He begins his carries with the upright bearing of Eric Dickerson, and finishes them with the pugilistic mien of Jim Brown. Adrian Peterson bulled and sprinted into the company of legends again on Sunday, passing one of those round-number milestones so rapidly that he again made all of his outlandish goals seem attainable.
Peterson is chasing Emmitt Smith and other fast men now, and like all fast men he will find time to be his most worrisome enemy. At 28, Peterson on Sunday rushed 35 times for 211 yards to reach 10,000 yards faster than any backs in history other than Dickerson, who did it in 91 games, and Brown, who did it in 98.
Smith rushed for an NFL-record 18,355 yards, and while logic and history suggest Peterson will slow to an unsustainable pace long before he challenges that mark, logic has yet to constrain him, and history speaks well of him.
In the first 694 games in Vikings history, one back rushed for 200 yards in a game — Chuck Foreman gaining exactly 200 on Oct. 24, 1976. In his first 101 games, Peterson rushed for 200 yards or more five times.
In NFL history, only one player has had more 200-yard games than Peterson — O.J. Simpson, who had six. Peterson is tied for second with Tiki Barber.
Peterson’s performance Sunday, on legs that have sometimes slowed him this year and in the midst of a season that has fallen short of inspirational, hinted that he’ll leave behind more round-number milestones like heavy-legged linebackers.
“It really means a lot,’’ Peterson said. “A lot of guys over the years have contributed to it. I was saying earlier, Matt Birk, Steve Hutchinson, Bryant McKinnie, the guys from this year, Sully [John Sullivan], my fullbacks through the years. Just to be in an elite group, it’s truly a blessing.’’
He set a team record with his 35 carries on Sunday. His increased workload gave him a chance to turn a frustrating season into one of his best. He has rushed 261 times for 1,208 yards and 10 touchdowns. Last year, he rushed for a career-best 2,097 yards. With four games remaining, he could challenge his second-best total for a season, 1,760 in 2008.
A week after giving backup running back Toby Gerhart eight carries to spell Peterson, the Vikings asked Peterson to save them in their second overtime game in a row.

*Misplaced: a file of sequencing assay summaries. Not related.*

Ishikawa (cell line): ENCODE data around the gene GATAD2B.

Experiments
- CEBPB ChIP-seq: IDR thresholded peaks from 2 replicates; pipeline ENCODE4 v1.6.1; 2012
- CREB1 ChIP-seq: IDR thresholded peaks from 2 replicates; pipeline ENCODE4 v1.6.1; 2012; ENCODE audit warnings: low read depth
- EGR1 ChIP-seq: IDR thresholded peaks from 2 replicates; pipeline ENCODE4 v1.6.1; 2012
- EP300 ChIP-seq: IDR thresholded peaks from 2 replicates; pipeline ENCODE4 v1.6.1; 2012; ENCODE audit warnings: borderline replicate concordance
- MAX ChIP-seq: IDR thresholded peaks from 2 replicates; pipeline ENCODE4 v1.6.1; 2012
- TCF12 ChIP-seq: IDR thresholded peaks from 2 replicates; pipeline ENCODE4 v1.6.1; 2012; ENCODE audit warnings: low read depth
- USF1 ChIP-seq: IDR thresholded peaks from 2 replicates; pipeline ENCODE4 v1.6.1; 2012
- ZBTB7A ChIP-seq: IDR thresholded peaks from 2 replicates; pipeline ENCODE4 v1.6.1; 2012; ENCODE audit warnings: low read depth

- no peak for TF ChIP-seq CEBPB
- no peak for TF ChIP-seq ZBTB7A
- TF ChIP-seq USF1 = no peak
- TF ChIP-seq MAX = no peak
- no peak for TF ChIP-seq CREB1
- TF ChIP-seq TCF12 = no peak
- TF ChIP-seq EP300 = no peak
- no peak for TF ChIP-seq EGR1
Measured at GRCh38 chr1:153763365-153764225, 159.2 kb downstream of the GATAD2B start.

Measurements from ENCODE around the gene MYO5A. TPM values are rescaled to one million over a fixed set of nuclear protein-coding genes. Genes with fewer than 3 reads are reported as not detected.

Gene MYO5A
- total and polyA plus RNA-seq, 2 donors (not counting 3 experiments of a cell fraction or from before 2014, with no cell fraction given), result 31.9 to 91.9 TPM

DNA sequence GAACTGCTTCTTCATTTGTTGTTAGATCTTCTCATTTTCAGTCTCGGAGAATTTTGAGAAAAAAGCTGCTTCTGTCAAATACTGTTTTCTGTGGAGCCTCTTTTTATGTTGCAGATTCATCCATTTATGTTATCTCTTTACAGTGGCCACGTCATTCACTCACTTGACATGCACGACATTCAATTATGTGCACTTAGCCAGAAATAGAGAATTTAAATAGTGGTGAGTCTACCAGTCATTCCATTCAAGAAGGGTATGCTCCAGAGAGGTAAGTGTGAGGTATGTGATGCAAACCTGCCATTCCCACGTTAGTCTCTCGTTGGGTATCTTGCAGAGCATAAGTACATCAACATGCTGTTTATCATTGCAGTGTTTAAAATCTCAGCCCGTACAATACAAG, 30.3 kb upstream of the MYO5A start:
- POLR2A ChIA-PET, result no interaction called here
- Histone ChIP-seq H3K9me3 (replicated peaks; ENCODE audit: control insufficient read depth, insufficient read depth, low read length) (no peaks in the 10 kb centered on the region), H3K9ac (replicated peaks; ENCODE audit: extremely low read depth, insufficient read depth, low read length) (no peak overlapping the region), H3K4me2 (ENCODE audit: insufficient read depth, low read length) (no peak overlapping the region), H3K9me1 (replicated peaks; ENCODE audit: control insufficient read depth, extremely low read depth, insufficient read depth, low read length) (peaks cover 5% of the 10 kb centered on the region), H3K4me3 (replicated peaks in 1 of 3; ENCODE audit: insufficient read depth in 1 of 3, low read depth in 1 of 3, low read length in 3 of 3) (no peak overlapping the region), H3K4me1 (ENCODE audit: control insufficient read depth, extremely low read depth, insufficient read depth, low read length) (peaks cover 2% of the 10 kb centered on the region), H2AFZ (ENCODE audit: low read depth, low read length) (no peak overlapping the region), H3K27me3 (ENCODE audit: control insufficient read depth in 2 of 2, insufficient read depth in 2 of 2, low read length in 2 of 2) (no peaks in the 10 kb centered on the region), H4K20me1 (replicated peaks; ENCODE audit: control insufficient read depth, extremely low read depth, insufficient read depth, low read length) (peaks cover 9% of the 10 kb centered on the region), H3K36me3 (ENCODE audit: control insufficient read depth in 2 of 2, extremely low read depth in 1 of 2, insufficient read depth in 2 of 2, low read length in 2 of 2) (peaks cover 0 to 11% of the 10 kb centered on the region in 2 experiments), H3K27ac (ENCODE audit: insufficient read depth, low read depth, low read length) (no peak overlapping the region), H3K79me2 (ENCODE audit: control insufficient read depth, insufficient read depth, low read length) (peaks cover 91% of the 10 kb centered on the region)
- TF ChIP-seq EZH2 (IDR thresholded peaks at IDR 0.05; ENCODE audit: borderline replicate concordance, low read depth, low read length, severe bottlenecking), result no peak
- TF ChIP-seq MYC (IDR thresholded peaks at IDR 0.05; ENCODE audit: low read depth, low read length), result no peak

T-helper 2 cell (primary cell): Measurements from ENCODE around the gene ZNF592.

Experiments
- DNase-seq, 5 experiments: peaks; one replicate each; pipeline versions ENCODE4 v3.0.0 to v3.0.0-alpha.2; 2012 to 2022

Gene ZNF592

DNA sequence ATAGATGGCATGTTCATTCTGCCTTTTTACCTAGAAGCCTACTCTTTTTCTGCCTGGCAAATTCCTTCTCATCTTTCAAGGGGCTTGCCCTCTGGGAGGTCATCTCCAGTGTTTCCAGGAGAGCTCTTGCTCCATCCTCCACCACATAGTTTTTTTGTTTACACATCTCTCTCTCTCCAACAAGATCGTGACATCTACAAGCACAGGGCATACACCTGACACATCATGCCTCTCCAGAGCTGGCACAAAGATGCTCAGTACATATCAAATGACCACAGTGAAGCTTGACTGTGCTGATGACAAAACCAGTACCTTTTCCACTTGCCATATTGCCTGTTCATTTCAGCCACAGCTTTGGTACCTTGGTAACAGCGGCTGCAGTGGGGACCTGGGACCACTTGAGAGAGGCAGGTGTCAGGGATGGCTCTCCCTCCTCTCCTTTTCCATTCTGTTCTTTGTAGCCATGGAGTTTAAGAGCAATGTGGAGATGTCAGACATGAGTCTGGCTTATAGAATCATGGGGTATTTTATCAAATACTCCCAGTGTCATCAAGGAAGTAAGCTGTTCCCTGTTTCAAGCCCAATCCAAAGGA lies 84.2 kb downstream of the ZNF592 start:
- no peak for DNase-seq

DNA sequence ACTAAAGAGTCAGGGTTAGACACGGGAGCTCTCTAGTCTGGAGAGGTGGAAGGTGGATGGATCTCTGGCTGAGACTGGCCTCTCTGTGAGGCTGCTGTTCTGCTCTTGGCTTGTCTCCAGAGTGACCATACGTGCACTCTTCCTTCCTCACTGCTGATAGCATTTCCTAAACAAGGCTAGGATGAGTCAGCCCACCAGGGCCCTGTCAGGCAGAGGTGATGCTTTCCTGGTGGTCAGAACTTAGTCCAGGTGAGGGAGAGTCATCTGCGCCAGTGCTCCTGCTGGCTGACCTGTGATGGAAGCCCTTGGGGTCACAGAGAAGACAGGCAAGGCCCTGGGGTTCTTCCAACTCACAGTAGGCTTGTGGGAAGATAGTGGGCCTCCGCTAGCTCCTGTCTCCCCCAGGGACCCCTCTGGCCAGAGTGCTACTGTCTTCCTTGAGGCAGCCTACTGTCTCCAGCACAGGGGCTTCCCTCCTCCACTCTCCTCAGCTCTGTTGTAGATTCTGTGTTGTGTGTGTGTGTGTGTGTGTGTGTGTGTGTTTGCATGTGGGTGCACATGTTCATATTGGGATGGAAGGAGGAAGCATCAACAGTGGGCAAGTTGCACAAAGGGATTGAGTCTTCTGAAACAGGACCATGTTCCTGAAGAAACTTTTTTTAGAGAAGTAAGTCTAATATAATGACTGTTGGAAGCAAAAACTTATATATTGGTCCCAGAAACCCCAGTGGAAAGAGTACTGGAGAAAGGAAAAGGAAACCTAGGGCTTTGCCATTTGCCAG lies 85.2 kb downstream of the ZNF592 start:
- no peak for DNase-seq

“I could have gone more,’’ Peterson said. “I condition real hard and actually get stronger as I go. I could have went 50, maybe 55 carries.’’
That is quintessential Peterson, setting goals that sound like jokes.
Someone asked what a 16-year-old Peterson would have thought, had he been compared to Dickerson and Brown.
“I would have believed it,’’ he said. “This has been my mind-set since I was young, to be the best to ever play. You have got to believe in order to accomplish it. So if you had told me that, I would have been like, ‘Hmmm … he is thinking what I am thinking.’ ’’
Smith rushed for 7,121 yards after the age of 28, never rushing for 1,400 yards in a season during the second half of his career but remaining productive longer than most running backs.
Peterson has already undergone reconstructive knee surgery, yet he runs like he’s never been hurt. Saddled with a struggling offensive line and facing defenses worried only about him, Peterson has turned a lost season into another testament to his greatness.
This year has been different, though. This year he has often looked hamstrung, a step slower than he did in 2012, when he so often made defenses read the back of his jersey.
Can he still shift into overdrive?
“What do you think?’’ he said, a smile on his face and defiance in his voice. “Did you see it out there? I’m going to continue to work on my body, strengthen my body, let my body rejuvenate, and it’s another push to Sunday.’’
Jim Souhan can be heard weekdays at noon and Sundays from 10 to noon on 1500 ESPN. His Twitter name is @SouhanStrib. • firstname.lastname@example.org